Nest Binding

Nest Labs developed/acquired the Wi-Fi enabled Nest Learning Thermostat, the Nest Protect Smoke+CO detector, and the Nest Cam. These devices are supported by this binding, which communicates with the Nest API over a secure, RESTful API to Nest’s servers. Monitoring ambient temperature and humidity, changing HVAC mode, changing heat or cool setpoints, monitoring and changing your “home/away” status, and monitoring your Nest Protects and Nest Cams can be accomplished through this binding.


In order to use this binding, you will have to register as a Nest Developer and register a new Product (free and instant).

Make sure to grant all the permissions you intend to use. When in doubt, enable the permission, because you will otherwise have to reauthorize the binding if you later have to change the permissions.

Leave the Redirect URI field blank for PIN-based authorization. At this point, you will have your client_id (Product ID) and client_secret (Product Secret).

Once you’ve created your product as above, paste the Authorization URL into a new tab in your browser. This will have you login to your normal Nest account (if not already logged in), and will then present the PIN. Prepare to copy and paste your values for client_id, client_secret and pin_code in order to configure the binding.

Binding Configuration

To configure the binding you will add a thing in the UX, adding the nest api connection bridge thing. This thing will have configuraton options set in it which you will fill in from the previous steps. The client_id, client_secret and pincode. There is also an access_token in the advanced section which is what you will actually use to talk to nest, the pincode is converted into this.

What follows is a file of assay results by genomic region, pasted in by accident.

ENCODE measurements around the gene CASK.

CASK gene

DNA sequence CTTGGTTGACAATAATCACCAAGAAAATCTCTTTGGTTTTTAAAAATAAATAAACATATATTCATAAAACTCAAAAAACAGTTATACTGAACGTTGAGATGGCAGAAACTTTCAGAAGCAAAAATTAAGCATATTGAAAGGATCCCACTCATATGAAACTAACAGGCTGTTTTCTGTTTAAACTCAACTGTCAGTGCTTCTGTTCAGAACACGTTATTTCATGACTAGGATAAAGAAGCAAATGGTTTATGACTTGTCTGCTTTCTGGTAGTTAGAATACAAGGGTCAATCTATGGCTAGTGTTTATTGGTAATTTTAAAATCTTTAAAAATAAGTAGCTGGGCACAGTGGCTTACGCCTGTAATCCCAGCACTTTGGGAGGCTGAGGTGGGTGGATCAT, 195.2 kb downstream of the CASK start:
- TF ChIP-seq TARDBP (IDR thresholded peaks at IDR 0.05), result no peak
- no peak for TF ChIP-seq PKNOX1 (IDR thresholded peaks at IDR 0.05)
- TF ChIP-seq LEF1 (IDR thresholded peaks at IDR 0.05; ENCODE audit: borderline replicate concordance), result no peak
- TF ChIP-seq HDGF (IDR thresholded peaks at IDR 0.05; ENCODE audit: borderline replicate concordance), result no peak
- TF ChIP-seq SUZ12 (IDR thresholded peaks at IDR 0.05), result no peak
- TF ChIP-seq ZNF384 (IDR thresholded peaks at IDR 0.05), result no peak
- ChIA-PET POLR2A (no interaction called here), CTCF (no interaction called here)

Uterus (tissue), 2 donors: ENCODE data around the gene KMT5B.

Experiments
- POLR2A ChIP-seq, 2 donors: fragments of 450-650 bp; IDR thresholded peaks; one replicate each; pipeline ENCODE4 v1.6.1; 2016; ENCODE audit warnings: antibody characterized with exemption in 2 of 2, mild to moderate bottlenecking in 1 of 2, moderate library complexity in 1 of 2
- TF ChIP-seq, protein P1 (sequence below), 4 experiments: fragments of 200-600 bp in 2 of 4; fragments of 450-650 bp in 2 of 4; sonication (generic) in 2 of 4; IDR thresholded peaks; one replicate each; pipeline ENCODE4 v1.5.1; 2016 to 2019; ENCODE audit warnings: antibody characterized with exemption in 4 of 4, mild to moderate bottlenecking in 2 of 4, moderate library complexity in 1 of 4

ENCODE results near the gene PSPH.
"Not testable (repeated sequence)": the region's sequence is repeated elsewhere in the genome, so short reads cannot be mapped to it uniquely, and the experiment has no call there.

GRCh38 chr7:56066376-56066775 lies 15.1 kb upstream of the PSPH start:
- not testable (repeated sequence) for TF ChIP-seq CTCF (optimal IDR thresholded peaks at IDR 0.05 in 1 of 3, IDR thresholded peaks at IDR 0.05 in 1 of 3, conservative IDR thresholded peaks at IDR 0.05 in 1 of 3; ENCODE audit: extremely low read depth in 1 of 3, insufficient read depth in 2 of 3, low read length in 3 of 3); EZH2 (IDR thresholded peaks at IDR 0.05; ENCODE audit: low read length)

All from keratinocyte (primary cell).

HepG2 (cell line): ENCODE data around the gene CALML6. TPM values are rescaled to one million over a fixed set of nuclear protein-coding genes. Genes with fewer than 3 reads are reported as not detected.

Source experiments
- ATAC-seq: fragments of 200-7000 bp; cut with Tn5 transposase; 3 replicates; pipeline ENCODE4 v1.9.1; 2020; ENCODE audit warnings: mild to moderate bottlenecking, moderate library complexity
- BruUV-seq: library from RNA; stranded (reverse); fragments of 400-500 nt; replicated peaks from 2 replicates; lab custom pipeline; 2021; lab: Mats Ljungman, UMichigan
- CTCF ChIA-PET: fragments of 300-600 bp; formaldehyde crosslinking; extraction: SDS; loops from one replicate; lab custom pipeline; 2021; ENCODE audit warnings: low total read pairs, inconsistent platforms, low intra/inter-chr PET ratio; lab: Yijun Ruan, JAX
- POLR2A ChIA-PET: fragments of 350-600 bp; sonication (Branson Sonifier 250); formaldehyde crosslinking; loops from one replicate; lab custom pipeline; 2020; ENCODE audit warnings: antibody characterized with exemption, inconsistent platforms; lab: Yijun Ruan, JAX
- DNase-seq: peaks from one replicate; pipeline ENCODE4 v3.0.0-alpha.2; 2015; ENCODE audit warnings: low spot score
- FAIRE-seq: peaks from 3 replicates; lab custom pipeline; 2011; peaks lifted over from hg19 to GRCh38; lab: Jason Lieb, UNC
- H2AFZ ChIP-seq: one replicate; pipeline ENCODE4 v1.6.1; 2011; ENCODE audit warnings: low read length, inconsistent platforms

Known Issues

  1. The binding initiates outbound TCP connections to the Nest infrastructure on port 9553 (however, which outbound ports are used is determined dynamically by the Nest cloud service and may be different from 9553). If the log shows “Connection timed out” or “Exception reading from Nest: Could not get data model”, ensure that outbound connections are not being blocked by a firewall.
  2. The Nest API rounds humidity to 5%, degrees Fahrenheit to whole degrees, and degrees Celsius to 0.5 degrees, so your Nest app will likely show slightly different values from what is available from the API.
  3. The binding only uses celsius for all it’s temperature numbers.


This doc is written by John Cocula and copied from the 1.0 binding for nest.